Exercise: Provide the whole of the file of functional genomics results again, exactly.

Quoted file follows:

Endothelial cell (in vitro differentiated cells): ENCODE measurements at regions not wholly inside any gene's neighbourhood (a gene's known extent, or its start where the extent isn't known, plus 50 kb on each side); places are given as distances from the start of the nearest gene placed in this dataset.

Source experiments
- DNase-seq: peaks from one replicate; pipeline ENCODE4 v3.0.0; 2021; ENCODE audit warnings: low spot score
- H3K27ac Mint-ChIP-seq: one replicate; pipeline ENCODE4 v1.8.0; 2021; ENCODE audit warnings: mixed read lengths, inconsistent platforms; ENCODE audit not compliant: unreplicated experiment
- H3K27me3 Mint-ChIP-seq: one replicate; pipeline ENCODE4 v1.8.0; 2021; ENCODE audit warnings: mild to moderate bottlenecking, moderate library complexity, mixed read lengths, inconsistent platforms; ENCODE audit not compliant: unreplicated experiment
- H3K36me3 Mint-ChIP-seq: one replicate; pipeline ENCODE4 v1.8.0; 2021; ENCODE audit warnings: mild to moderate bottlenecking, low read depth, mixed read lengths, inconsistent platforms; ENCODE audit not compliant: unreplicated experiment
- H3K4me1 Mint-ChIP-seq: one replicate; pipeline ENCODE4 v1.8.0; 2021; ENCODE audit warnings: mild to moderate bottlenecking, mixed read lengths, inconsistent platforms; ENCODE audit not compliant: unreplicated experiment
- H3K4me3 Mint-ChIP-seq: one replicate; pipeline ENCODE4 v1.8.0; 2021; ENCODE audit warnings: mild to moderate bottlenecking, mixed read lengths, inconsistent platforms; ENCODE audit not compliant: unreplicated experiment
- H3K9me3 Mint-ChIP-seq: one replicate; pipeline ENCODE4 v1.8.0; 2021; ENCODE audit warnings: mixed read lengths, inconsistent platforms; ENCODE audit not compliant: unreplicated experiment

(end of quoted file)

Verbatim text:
Endothelial cell (in vitro differentiated cells): ENCODE measurements at regions not wholly inside any gene's neighbourhood (a gene's known extent, or its start where the extent isn't known, plus 50 kb on each side); places are given as distances from the start of the nearest gene placed in this dataset.

Source experiments
- DNase-seq: peaks from one replicate; pipeline ENCODE4 v3.0.0; 2021; ENCODE audit warnings: low spot score
- H3K27ac Mint-ChIP-seq: one replicate; pipeline ENCODE4 v1.8.0; 2021; ENCODE audit warnings: mixed read lengths, inconsistent platforms; ENCODE audit not compliant: unreplicated experiment
- H3K27me3 Mint-ChIP-seq: one replicate; pipeline ENCODE4 v1.8.0; 2021; ENCODE audit warnings: mild to moderate bottlenecking, moderate library complexity, mixed read lengths, inconsistent platforms; ENCODE audit not compliant: unreplicated experiment
- H3K36me3 Mint-ChIP-seq: one replicate; pipeline ENCODE4 v1.8.0; 2021; ENCODE audit warnings: mild to moderate bottlenecking, low read depth, mixed read lengths, inconsistent platforms; ENCODE audit not compliant: unreplicated experiment
- H3K4me1 Mint-ChIP-seq: one replicate; pipeline ENCODE4 v1.8.0; 2021; ENCODE audit warnings: mild to moderate bottlenecking, mixed read lengths, inconsistent platforms; ENCODE audit not compliant: unreplicated experiment
- H3K4me3 Mint-ChIP-seq: one replicate; pipeline ENCODE4 v1.8.0; 2021; ENCODE audit warnings: mild to moderate bottlenecking, mixed read lengths, inconsistent platforms; ENCODE audit not compliant: unreplicated experiment
- H3K9me3 Mint-ChIP-seq: one replicate; pipeline ENCODE4 v1.8.0; 2021; ENCODE audit warnings: mixed read lengths, inconsistent platforms; ENCODE audit not compliant: unreplicated experiment